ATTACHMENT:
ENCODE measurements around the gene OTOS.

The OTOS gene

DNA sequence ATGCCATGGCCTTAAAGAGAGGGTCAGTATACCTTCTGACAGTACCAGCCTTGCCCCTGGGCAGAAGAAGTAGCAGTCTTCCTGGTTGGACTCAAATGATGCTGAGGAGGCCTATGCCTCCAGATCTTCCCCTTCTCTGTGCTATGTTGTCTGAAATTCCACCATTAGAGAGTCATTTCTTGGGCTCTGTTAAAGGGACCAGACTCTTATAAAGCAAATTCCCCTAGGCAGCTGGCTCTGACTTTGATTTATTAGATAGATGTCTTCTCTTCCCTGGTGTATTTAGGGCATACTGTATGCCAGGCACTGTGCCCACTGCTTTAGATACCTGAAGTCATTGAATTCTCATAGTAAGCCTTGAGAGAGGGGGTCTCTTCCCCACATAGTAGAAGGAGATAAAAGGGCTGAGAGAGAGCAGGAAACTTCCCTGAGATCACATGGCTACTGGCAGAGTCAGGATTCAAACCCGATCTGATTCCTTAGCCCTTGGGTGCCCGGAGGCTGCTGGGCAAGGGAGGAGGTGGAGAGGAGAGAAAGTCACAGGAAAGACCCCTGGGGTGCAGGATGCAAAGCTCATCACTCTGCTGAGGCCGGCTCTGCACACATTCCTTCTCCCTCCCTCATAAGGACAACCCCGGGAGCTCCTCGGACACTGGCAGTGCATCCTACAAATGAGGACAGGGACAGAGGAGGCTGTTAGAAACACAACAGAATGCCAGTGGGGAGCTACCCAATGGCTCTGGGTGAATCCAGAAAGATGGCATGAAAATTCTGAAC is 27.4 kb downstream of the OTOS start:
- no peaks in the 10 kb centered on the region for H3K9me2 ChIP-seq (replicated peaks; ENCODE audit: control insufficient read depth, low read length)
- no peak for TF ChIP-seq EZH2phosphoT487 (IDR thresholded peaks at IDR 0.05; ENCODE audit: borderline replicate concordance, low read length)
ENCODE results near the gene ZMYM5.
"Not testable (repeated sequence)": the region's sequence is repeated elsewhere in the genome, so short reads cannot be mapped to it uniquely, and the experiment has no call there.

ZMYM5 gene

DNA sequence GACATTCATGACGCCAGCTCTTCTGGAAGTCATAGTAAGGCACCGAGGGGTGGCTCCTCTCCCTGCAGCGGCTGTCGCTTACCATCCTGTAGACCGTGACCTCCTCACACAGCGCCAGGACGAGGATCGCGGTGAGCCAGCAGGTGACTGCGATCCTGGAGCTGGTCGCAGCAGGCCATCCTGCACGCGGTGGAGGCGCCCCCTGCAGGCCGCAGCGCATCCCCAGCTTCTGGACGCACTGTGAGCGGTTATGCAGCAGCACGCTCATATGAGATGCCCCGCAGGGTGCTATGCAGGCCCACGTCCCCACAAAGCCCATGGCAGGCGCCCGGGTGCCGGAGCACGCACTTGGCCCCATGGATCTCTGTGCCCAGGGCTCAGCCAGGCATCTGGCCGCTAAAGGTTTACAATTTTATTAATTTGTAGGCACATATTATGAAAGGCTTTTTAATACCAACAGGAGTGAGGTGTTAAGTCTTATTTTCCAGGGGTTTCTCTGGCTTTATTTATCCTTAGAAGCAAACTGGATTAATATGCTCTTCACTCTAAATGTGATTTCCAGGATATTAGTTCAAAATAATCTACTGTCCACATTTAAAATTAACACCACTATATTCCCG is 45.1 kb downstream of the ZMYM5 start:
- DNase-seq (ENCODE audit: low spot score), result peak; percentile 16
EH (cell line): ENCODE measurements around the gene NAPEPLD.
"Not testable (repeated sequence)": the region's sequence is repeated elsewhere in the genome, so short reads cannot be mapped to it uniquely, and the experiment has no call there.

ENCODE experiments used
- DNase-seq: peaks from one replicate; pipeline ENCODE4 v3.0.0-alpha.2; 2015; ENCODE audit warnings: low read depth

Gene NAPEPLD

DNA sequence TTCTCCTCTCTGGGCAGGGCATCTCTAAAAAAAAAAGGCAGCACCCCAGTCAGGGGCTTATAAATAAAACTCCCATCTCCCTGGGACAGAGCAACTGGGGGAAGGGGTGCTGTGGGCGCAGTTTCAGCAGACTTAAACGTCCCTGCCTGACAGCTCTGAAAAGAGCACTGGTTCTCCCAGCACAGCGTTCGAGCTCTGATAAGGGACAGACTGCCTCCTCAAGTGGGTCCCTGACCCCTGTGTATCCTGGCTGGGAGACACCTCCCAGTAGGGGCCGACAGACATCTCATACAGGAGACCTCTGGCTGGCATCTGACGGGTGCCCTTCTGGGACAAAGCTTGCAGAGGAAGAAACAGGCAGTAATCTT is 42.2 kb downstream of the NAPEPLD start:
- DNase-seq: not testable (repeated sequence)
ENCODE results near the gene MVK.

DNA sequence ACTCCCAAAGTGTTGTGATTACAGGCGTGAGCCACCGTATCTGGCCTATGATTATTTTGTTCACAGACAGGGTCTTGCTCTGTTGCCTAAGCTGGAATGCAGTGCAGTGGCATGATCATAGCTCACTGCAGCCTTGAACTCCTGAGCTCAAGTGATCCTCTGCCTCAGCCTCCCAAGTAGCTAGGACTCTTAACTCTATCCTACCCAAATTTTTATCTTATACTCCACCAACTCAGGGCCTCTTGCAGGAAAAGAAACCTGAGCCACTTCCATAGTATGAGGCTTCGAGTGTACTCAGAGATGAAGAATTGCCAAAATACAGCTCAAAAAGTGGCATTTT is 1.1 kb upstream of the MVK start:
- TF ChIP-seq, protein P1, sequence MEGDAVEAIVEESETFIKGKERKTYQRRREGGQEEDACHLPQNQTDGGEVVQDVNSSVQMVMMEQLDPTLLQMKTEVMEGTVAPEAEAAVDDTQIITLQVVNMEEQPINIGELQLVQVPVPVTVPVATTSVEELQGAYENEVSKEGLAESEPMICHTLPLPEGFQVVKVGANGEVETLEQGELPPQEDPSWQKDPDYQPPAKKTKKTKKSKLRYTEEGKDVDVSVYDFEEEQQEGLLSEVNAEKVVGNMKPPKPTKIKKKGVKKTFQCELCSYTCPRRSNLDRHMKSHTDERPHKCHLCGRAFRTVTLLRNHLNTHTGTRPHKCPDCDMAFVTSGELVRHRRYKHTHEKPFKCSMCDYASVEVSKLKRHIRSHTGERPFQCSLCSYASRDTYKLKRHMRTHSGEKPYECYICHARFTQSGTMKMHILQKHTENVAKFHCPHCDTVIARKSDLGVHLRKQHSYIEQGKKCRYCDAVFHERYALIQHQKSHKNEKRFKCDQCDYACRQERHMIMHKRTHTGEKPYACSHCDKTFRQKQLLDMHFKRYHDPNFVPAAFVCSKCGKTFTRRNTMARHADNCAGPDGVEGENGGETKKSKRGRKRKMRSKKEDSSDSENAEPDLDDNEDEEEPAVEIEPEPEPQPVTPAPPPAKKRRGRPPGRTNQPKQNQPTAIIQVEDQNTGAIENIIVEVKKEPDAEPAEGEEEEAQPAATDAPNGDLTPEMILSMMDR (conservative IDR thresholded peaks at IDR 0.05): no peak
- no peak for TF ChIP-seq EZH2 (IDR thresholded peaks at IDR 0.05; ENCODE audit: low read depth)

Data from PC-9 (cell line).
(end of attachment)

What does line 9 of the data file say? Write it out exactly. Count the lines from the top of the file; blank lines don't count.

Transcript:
DNA sequence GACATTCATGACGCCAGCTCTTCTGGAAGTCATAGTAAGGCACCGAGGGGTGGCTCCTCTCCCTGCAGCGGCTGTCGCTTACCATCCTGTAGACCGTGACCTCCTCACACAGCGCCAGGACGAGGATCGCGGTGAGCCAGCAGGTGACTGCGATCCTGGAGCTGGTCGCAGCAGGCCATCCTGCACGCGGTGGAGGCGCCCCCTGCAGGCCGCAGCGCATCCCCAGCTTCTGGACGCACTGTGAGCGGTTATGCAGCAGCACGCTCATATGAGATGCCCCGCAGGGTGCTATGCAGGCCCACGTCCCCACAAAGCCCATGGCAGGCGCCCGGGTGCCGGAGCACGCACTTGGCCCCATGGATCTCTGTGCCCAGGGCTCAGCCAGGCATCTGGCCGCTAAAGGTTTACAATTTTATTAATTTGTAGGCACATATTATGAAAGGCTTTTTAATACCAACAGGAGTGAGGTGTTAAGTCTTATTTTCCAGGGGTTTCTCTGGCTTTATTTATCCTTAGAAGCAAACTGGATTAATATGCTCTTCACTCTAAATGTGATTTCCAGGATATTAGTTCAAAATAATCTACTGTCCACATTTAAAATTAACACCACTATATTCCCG is 45.1 kb downstream of the ZMYM5 start: